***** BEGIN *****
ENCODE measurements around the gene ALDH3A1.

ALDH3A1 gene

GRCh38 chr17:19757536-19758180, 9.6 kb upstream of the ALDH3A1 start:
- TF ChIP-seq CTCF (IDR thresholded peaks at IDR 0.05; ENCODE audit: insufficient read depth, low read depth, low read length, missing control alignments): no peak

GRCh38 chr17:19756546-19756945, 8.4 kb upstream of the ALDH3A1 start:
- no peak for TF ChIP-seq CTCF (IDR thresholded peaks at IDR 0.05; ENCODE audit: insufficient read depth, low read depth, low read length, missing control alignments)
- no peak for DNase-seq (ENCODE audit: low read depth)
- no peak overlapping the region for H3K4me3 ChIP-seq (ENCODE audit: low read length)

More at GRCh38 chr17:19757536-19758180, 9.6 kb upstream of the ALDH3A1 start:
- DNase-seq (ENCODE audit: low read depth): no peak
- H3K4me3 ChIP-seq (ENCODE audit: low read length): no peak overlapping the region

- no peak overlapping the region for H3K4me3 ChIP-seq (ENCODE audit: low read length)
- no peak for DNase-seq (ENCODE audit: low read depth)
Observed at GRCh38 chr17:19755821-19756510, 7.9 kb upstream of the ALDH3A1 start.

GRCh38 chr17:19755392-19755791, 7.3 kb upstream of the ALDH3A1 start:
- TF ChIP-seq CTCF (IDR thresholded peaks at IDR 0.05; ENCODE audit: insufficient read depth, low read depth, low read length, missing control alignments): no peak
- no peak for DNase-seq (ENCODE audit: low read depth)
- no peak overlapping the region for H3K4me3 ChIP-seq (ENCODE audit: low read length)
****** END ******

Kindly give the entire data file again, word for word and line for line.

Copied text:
ENCODE measurements around the gene ALDH3A1.

ALDH3A1 gene

GRCh38 chr17:19757536-19758180, 9.6 kb upstream of the ALDH3A1 start:
- TF ChIP-seq CTCF (IDR thresholded peaks at IDR 0.05; ENCODE audit: insufficient read depth, low read depth, low read length, missing control alignments): no peak

GRCh38 chr17:19756546-19756945, 8.4 kb upstream of the ALDH3A1 start:
- no peak for TF ChIP-seq CTCF (IDR thresholded peaks at IDR 0.05; ENCODE audit: insufficient read depth, low read depth, low read length, missing control alignments)
- no peak for DNase-seq (ENCODE audit: low read depth)
- no peak overlapping the region for H3K4me3 ChIP-seq (ENCODE audit: low read length)

More at GRCh38 chr17:19757536-19758180, 9.6 kb upstream of the ALDH3A1 start:
- DNase-seq (ENCODE audit: low read depth): no peak
- H3K4me3 ChIP-seq (ENCODE audit: low read length): no peak overlapping the region

- no peak overlapping the region for H3K4me3 ChIP-seq (ENCODE audit: low read length)
- no peak for DNase-seq (ENCODE audit: low read depth)
Observed at GRCh38 chr17:19755821-19756510, 7.9 kb upstream of the ALDH3A1 start.

GRCh38 chr17:19755392-19755791, 7.3 kb upstream of the ALDH3A1 start:
- TF ChIP-seq CTCF (IDR thresholded peaks at IDR 0.05; ENCODE audit: insufficient read depth, low read depth, low read length, missing control alignments): no peak
- no peak for DNase-seq (ENCODE audit: low read depth)
- no peak overlapping the region for H3K4me3 ChIP-seq (ENCODE audit: low read length)